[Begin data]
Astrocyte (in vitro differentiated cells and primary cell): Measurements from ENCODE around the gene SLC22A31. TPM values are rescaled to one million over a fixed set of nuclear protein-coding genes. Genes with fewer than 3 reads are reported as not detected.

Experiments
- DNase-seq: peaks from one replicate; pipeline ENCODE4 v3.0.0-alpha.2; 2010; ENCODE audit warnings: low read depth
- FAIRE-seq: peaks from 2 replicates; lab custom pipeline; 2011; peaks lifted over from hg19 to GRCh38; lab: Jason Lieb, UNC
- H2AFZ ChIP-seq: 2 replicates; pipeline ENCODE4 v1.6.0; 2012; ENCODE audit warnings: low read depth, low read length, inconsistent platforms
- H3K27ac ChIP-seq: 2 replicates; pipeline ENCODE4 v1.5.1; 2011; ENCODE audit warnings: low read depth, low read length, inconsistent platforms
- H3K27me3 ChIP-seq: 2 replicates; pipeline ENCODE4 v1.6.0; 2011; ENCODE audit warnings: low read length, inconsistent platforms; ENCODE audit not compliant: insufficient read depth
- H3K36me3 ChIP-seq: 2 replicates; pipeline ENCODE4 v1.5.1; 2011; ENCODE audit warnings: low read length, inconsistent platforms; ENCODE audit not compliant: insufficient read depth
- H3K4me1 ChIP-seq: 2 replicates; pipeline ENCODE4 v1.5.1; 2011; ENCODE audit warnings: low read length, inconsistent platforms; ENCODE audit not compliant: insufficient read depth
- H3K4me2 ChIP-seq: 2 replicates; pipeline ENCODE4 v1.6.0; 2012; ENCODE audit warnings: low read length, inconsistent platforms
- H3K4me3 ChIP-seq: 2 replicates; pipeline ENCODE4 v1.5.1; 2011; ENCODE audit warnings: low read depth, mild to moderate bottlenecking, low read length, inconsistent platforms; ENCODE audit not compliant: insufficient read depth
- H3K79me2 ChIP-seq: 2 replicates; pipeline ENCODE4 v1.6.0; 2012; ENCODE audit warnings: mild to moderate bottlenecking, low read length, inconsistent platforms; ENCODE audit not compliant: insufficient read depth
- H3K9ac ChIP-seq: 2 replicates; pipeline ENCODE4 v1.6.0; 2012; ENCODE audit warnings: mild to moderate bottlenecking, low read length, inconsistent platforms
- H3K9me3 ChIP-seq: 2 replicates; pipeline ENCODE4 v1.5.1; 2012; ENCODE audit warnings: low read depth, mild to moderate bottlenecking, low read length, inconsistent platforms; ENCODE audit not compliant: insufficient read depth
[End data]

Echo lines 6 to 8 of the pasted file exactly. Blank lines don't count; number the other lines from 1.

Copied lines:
- H3K27ac ChIP-seq: 2 replicates; pipeline ENCODE4 v1.5.1; 2011; ENCODE audit warnings: low read depth, low read length, inconsistent platforms
- H3K27me3 ChIP-seq: 2 replicates; pipeline ENCODE4 v1.6.0; 2011; ENCODE audit warnings: low read length, inconsistent platforms; ENCODE audit not compliant: insufficient read depth
- H3K36me3 ChIP-seq: 2 replicates; pipeline ENCODE4 v1.5.1; 2011; ENCODE audit warnings: low read length, inconsistent platforms; ENCODE audit not compliant: insufficient read depth